Black Women for Wellness PRESS RELEASE 

Black Women for Wellness LETTER

Posted on July 9, 2020

The Asbestos Disease Awareness Organization (ADAO), alongside nearly 200 organizations from 51 different countries, signed onto the letter to Johnson & Johnson CEO Alex Gorsky urging the company to stop all sales of their asbestos-contaminated talc based baby powder. 

Although J&J announced in May that they will stop the sales of their toxic baby powder in the U.S. and Canada, they will not be pulling said products off the shelves, and instead leaving them until they sell out, putting consumers in direct danger of asbestos exposure. Even more alarmingly, the company has stated they plan to continue sales of the product internationally. Asbestos, a known carcinogen,  causes cancers including mesothelioma, lung cancer, ovarian cancer, and asbestosis, among many others.  Each year, over  200,000 people worldwide die from preventable asbestos-caused diseases. While nearly 70 countries have banned asbestos, shockingly, asbestos remains legal and lethal in the US. 

Although we are thrilled that the North American sales have been halted, these decisions show the corrupt nature of Johnson & Johnson, as they acknowledge the lethal harms of their products, yet plan to continue sales in the rest of the world. 

Putting money over public health is not a new ideology for the company, however. Documents produced during J&J litigation revealed the corporation has been aware since the late 1950s that the talc used in Johnson’s Baby Powder sometimes contained asbestos. 

Janette Robinson Flint, Executive Director of Black Women for Wellness explains, “Black Women for Wellness has known too many Black women suffering from reproductive and breast cancers; we are direct witnesses to the suffering, expense and harm caused to families by cancer. Marketing to African American and Latinx women with the continued sales of those same products containing toxic chemicals in international markets with majority Black & Brown women contradicts what they have said and calls into question the sincerity of their statements.”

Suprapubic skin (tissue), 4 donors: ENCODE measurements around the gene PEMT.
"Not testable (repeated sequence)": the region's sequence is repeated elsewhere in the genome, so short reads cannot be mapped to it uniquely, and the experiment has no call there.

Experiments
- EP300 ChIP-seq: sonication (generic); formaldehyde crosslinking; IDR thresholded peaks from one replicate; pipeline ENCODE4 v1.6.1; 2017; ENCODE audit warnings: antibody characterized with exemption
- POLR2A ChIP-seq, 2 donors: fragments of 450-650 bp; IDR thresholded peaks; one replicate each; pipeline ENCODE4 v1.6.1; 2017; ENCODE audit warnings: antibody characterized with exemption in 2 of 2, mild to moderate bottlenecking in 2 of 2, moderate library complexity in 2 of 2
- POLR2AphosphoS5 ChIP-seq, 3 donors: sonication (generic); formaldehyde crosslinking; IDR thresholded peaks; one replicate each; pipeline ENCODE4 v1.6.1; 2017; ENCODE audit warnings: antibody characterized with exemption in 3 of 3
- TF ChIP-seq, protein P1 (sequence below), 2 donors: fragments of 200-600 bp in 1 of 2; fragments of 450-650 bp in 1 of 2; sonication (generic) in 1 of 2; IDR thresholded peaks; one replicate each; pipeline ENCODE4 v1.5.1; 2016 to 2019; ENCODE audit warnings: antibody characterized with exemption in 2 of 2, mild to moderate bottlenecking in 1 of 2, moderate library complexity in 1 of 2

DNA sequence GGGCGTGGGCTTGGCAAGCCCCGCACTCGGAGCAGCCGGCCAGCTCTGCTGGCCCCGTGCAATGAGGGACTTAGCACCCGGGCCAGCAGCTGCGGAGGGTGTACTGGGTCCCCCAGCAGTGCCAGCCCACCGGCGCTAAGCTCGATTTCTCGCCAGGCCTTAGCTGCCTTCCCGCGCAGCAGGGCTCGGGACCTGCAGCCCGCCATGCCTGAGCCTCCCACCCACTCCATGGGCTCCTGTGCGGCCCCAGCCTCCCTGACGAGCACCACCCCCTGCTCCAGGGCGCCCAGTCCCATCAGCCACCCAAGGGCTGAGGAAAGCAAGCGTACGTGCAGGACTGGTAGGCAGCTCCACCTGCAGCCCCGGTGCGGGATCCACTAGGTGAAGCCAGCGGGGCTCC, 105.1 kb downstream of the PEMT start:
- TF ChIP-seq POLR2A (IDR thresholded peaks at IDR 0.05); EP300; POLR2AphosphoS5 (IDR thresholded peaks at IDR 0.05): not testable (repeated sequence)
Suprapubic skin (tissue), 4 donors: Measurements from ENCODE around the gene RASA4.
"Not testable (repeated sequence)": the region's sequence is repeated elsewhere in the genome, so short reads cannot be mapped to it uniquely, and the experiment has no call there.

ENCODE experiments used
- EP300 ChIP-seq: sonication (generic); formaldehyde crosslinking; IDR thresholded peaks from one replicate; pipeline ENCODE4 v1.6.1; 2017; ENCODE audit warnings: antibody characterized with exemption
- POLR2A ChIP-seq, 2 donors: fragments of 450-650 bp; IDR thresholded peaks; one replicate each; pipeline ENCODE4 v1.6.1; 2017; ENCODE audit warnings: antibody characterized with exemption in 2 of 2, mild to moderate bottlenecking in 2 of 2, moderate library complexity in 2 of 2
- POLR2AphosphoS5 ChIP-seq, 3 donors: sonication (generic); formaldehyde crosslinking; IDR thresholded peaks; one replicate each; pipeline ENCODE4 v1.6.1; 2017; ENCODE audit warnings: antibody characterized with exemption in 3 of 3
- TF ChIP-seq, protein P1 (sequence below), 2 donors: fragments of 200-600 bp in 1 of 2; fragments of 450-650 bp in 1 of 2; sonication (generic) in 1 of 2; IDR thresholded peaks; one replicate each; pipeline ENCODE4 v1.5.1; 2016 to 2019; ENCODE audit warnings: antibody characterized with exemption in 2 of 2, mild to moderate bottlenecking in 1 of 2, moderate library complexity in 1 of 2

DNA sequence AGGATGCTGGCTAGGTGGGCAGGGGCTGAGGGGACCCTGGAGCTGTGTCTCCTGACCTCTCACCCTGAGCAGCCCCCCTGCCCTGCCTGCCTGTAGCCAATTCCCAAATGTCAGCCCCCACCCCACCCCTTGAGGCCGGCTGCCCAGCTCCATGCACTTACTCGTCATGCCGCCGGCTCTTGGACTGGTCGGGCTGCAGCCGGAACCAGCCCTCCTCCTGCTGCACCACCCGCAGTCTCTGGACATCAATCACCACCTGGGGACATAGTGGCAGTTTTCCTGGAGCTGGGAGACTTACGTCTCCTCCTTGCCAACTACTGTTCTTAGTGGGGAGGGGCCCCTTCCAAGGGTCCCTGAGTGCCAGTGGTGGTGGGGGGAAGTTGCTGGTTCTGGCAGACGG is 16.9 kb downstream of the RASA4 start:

Monica Unseld, Ph. D, MPH, founder of Data for Justice, shared, “Now is the time for Johnson & Johnson to demonstrate its commitment to health equity beyond public statements. This means stopping the  targeting Black and Brown communities with toxic products.”

Mr. Gorsky, as a mesothelioma widow, I hope you read and respond to our letter which urges “your company to halt sales of its talc-based Johnson’s Baby Powder worldwide, and to voluntarily recall and safely dispose of its existing inventory in North America.”

In unity,

Linda Reinstein
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